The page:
Acting vs Being

I just finished reading an article in the Dallas Business Journal titled Acting like a a ‘Best Boss’ and the only thing I could think about while reading it (and after reading it) was why ACT?  Why not BE?

The article has some great suggestions for ‘acting’ like the ‘best boss’.  These suggestions are:

  • find out what your individual subordinates want
  • keep them informed
  • give them credit
  • say thank you
  • ask their opinions
  • tell them what the company does

Not a bad list.  Some very good things there actually…great advice.

But what perplexes me is the fact that the DBJ (or author?) decided to use the title ‘act like a best boss’ rather than ‘be the best boss’, or even better, how to ‘be the best leader’ (but that’s a different argument altogether…boss vs leader).  Perhaps its just an oversight on the paper or author’s part, but there’s a huge difference between acting like something and being something.

Do you want to work for someone who’s acting like a great boss or someone that is a great boss?

Acting is temporary. Acting is a performance.  Acting like a great boss won’t last because you won’t completely internalize what it means to BE a great boss.

“Being” is authentic….acting isn’t.

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10 responses to “Acting vs Being”

  1. […] Acting vs Being | Eric D. Brown – Technology, Strategy, People … […]

  2. billbennett Avatar


    At the risk of being blown apart, I'm going to disagree with you on this one.

    If I want to be the best manager or leader I can be, most of the time I automatically know the right thing to do. When I don't, I reach into my reservoir of memories and think back to the great managers I've worked for and think “what would they do” then act accordingly. In effect I'm 'emulating' good leadership.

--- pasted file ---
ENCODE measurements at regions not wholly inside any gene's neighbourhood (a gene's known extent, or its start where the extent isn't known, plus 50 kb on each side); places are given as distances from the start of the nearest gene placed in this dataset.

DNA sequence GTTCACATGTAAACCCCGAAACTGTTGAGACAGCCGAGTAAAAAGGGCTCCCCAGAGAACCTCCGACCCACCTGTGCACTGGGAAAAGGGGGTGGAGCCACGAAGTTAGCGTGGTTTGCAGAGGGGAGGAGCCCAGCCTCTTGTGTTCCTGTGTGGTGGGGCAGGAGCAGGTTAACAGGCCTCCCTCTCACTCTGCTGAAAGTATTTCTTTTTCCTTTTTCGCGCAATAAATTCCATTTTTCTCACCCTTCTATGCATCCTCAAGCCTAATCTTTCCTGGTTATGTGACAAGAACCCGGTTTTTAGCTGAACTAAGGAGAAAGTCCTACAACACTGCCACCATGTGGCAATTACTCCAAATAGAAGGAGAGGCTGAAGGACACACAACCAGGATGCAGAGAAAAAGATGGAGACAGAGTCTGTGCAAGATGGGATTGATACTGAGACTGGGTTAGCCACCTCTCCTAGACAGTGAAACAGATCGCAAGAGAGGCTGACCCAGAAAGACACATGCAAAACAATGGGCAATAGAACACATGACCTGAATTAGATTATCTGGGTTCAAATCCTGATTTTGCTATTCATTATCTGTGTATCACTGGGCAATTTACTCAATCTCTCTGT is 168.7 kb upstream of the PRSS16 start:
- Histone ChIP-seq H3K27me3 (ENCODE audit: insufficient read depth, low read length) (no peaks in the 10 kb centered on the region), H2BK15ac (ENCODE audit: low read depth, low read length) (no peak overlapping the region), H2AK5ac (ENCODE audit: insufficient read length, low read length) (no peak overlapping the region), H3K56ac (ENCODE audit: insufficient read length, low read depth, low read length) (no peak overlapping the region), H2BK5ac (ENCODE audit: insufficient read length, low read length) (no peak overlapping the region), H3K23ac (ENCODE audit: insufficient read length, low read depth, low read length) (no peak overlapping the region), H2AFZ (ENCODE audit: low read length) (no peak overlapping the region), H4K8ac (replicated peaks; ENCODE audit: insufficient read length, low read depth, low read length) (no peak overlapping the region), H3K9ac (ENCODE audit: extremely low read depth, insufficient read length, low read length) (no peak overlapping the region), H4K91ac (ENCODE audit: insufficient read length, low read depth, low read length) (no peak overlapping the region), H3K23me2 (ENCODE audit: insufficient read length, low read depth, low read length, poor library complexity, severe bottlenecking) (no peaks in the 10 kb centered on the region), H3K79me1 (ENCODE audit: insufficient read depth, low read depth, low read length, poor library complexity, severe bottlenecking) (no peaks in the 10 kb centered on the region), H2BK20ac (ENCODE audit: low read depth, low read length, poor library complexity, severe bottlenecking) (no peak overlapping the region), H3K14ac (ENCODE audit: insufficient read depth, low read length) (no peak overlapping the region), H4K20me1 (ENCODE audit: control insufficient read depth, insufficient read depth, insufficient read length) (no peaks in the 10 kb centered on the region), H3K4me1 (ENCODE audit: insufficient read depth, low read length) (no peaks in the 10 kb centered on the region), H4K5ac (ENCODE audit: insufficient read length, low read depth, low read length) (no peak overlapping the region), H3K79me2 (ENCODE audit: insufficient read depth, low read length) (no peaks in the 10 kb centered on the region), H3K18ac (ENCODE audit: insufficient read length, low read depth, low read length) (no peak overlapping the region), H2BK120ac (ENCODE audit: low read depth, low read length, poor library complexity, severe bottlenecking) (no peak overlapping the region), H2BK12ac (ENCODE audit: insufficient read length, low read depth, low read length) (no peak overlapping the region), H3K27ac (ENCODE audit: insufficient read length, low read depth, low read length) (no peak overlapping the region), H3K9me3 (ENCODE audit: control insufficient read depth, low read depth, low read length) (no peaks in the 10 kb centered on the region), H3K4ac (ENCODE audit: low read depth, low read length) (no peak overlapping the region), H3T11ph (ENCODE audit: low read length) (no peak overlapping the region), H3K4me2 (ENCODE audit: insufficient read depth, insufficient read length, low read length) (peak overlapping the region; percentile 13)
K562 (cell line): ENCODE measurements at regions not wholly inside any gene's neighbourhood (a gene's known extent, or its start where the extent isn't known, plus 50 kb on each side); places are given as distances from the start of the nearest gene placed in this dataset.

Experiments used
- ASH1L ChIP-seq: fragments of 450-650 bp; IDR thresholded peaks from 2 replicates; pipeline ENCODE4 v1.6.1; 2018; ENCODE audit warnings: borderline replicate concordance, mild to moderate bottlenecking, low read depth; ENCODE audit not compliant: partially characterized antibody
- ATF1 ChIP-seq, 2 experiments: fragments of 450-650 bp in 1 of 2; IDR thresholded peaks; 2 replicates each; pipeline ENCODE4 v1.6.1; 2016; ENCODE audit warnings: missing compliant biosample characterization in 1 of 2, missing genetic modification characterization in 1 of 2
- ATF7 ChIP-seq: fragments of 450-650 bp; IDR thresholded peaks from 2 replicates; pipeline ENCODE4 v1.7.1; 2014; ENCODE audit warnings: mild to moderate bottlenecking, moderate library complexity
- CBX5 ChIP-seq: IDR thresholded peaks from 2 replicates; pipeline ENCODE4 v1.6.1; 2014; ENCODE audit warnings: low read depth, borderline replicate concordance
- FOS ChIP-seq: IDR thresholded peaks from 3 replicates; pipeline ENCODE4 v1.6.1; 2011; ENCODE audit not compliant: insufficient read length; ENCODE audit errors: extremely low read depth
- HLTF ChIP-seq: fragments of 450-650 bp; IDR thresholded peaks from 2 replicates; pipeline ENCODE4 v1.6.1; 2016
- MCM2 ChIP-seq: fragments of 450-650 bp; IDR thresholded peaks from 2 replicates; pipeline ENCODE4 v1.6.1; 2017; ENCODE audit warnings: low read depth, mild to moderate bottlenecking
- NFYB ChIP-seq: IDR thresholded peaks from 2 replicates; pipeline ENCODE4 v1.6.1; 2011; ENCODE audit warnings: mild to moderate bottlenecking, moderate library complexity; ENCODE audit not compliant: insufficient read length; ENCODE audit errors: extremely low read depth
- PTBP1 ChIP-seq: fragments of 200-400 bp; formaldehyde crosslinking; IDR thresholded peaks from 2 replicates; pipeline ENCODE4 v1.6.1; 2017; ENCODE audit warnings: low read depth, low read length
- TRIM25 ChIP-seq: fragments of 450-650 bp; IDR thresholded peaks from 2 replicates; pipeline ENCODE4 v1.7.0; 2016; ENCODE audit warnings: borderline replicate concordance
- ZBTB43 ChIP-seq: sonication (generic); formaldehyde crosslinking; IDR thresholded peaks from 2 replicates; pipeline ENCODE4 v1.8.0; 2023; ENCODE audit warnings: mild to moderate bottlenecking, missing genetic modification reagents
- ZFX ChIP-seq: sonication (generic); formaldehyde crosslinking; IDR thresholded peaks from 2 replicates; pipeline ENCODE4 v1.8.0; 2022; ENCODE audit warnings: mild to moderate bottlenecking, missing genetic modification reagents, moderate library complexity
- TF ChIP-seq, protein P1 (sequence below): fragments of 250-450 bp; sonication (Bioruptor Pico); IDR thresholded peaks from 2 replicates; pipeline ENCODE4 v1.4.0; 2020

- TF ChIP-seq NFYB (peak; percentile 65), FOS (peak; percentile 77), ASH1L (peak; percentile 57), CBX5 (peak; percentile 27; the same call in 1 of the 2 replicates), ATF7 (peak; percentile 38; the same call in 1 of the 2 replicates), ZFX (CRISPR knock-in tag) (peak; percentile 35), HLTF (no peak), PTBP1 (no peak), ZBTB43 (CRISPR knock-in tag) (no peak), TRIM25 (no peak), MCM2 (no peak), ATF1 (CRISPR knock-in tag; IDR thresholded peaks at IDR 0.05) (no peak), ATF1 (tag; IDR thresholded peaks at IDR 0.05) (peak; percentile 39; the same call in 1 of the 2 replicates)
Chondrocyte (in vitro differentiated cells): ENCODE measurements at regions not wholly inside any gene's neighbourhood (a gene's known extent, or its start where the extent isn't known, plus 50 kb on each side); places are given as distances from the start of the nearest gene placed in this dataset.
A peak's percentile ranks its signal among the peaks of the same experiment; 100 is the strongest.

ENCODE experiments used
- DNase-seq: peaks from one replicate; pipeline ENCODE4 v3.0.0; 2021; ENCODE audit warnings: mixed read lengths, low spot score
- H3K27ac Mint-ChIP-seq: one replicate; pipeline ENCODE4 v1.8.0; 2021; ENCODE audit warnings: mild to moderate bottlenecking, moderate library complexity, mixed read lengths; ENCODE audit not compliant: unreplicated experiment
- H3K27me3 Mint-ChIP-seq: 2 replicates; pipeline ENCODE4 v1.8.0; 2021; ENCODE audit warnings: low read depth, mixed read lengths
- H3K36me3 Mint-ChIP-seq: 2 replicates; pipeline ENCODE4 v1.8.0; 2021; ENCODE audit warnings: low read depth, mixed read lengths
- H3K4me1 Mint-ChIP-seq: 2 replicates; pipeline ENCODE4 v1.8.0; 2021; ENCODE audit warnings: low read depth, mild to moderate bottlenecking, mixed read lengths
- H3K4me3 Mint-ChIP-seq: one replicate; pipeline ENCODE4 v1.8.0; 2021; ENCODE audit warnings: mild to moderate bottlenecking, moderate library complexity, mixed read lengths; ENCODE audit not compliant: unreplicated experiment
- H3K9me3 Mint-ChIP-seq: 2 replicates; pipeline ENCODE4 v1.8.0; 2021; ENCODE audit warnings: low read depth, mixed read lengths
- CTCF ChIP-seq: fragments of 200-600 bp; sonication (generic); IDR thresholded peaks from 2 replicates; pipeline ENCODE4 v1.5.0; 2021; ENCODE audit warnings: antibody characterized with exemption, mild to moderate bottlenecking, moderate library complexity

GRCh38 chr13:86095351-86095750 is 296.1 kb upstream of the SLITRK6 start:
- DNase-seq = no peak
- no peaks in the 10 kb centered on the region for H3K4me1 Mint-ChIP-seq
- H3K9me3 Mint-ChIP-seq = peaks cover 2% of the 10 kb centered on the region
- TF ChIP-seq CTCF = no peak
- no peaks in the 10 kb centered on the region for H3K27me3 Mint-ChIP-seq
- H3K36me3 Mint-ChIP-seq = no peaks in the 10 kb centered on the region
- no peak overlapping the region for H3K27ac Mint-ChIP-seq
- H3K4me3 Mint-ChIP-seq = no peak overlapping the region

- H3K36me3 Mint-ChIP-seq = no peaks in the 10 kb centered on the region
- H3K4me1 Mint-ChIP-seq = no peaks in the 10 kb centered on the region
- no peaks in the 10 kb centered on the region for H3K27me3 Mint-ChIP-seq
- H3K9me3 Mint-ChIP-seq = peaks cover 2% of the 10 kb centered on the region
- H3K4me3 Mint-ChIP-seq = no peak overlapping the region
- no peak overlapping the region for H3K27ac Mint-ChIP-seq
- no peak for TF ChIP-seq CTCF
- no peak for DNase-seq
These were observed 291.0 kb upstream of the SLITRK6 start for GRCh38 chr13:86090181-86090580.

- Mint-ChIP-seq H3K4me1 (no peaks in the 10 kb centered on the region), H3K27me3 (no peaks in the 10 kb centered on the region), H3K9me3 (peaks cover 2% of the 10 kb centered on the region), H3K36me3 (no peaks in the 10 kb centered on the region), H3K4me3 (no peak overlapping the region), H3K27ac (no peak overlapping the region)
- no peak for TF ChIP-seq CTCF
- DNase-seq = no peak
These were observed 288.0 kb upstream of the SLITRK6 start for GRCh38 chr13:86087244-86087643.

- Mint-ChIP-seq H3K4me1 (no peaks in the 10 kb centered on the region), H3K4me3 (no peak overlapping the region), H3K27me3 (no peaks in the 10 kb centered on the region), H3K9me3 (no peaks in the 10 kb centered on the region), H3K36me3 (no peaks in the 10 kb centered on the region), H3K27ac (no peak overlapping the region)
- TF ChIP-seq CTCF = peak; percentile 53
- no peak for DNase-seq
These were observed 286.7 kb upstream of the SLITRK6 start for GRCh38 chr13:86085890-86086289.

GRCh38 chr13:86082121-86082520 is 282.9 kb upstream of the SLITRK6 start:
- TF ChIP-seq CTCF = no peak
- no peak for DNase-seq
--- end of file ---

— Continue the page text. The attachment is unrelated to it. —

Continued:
The first few times around the loop, this may be a little like acting, but along the way I can refine things to fit better with my own personality and values – pretty soon it becomes habit.

    I don't think this need come across as insincere if you are genuinely feeling your way through the problem. In fact, I'd say it's almost the only way to improve management skills.

  3. ericbrown Avatar

    Hi Bill – never worry about disagreeing with me….I'm happy to be called wrong.

    You are correct actually. When learning to be a great boss, project manager, CIO, teacher or anything else, you don't automatically know what to do or how to be. The key for me is how a person takes the information they learn and make it their own.

    What I may not have gotten the point across that well, is that you have to internalize the 'top 10 ways to be a great boss' or the 'best practices for project manager'. If you don't internalize them, you'll never actually “be” the great teacher or CIO.

    Emulation is perfect for learning but you have to take those lessons and make them your own. Make sense?

    Thanks for stopping by and providing some great insight.

  4. @ billbennettnz made me think about "Acting vs Being". He made some good points…what do you think?

  5. jamienotter Avatar

    You nailed it. Finding out what your subordinates want because a magazine told you to is MUCH different than caring about your “subordinates.” The list tells you what to do, but that is never enough. I agree it can be helpful, but I'm looking for more than that these days.

  6. ericbrown Avatar

    Hey Jamie – thanks for coming by.

    Couldn't agree more. As I said in the previous comment…its fine to emulate what others have done but if you can't make it your own and be authentic you'll never stop acting.